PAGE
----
“If you can have two wives, two cars why not two religions?” he says when I ask him if he plans to switch religion and become a Christian. He admits that his Hindu priests back in India have no problem with his dalliance with Christianity.
“They don’t have a problem at all… in fact, they say it’s added blessings.”
And as it so often happens, medicine runs in the family. His grandfather was a herbalist, his father is a retired doctor and three of his siblings are medical doctors.
However, his son (26) and daughter (22) chose different vocations; venture capitalism and law.
He tried to convince them to follow in his footsteps in vain.
“Papa,” they told him, “You are a non-practising doctor while Mama is forever in the theatre… we don’t want that for our lives.”
He is proud of his students at Moi University School of Medicine, some of whom he says are smarter and quicker than him.
“Dr Melly (one of his students) has mimicked me… he went into business, set up a hospital, and now he is contesting to be MP of Soi Constituency.”
His face lights up when he mentions his family. He speaks glowingly about his wife whom he describes as more focused than him.
“When you marry you get controlled… I was wayward but my wife made me become disciplined.”
He says his first breakthrough was moving from the East to the North in India. The second was getting married and coming to Africa was third. Politics was the fourth. He is waiting for a final breakthrough… perhaps spiritual.
He loves to spoil his wife and children with gifts. He once bought her a $21,000-diamond ring and earrings.
Sometimes, however, they frown at his spending; like when he bought each of them a house in Dubai as they vacationed.
“What for?” they asked him.
He confesses that four days to the 2017 elections he asked his wife if she thought he would win.
“You are the one contesting, why are you asking me?” she chided him.
“I suppose I will win by a margin of 1,000 or less but should we lose, we will go on a long holiday… no talking politics there, come back and continue with our lives.”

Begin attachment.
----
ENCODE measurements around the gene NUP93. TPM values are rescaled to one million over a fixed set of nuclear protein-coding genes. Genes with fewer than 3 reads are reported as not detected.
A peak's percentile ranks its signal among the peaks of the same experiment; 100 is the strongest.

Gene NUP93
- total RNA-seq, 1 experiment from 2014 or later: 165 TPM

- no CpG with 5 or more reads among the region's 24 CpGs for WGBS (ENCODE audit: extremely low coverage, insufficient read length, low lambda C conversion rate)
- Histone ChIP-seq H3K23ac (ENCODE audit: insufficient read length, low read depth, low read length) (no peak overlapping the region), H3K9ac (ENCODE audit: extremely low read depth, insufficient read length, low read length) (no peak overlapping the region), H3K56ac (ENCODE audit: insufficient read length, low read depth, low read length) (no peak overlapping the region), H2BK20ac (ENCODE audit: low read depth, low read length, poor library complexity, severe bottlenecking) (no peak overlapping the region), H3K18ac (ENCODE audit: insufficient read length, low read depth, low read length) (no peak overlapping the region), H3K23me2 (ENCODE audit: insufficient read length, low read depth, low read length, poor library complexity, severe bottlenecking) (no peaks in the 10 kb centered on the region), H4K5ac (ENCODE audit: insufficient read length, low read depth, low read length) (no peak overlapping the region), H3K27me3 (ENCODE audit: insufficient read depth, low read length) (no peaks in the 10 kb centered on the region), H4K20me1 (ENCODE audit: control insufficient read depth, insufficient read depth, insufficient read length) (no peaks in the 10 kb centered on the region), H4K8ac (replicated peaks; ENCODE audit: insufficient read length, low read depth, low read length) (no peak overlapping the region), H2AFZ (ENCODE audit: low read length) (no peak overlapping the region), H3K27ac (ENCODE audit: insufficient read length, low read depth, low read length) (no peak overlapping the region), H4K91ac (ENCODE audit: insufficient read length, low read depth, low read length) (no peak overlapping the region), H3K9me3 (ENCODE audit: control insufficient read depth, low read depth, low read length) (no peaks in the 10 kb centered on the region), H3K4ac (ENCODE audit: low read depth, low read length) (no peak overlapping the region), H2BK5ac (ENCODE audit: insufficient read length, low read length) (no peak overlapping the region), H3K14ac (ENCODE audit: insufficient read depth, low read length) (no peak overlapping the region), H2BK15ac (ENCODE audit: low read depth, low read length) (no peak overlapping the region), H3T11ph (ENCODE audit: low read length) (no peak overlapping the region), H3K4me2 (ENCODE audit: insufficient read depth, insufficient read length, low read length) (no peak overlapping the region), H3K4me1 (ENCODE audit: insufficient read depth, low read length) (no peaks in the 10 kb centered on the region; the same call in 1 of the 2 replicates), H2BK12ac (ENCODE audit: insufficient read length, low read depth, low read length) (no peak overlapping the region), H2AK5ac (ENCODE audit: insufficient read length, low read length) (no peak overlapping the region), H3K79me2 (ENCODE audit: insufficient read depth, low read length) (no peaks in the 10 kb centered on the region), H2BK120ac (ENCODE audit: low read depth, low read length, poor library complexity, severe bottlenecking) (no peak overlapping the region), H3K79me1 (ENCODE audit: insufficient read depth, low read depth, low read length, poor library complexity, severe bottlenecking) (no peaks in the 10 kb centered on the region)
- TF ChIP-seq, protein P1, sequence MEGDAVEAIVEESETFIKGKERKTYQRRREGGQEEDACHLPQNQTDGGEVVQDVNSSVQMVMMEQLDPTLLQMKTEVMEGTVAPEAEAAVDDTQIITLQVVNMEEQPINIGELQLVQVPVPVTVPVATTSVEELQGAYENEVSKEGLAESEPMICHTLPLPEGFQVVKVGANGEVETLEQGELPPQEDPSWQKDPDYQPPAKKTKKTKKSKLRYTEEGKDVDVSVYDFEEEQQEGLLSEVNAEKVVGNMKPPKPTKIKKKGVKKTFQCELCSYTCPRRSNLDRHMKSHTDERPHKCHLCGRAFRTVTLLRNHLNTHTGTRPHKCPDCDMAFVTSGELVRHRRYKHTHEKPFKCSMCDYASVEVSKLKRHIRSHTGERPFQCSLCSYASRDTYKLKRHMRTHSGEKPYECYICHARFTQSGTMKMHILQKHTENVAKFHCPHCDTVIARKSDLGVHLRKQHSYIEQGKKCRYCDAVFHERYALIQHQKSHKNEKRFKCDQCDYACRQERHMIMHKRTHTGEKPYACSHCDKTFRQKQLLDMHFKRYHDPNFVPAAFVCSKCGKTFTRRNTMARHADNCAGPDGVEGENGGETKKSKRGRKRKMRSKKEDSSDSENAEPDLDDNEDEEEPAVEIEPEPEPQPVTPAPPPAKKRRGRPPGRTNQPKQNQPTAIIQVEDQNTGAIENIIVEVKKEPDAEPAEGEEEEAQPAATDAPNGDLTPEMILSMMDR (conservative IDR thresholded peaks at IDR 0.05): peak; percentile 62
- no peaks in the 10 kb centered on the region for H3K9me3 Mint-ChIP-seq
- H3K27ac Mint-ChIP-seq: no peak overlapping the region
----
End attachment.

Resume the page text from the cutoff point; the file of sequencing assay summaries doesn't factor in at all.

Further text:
He knew he was winning when the counting started.
A party animal, Mishra is a regular in Eldoret clubs. He confesses that although he is generous, he has learned to separate his three facets of life — politics, academics and business.
“Mishra the politician is very generous; Mishra the businessman knows how to drive a hard bargain.”
“I love a good dress, good parties, good cars because I love life with colour… particularly when I came to Africa. Africans know how to live life with colour.
“I made an oath not to drink but when I meet my friends and listen to African music, I break the vow and drink, then I repent.”
He audits his time with family and admits he hasn’t quite given them enough time, especially his wife.
“But they understand and appreciate who I am… I make it up to them in other ways.”
He is charitable to his colleagues, even those who have criticised him and called him names for his close association with the “Handshake” side of the Jubilee administration.
“I don’t harbour a grudge against them, including Aaron Cheruiyot who is being investigated over remarks at a recent UDA rally in Eldoret.”
I ask him what he thinks his chances are in clinching the Kesses seat.
He is cognisant of the prevailing reality on the ground. He knows that he can’t stand in the way of the UDA wave sweeping across the Rift Valley especially Uasin Gishu. His plan is to contest as an independent candidate.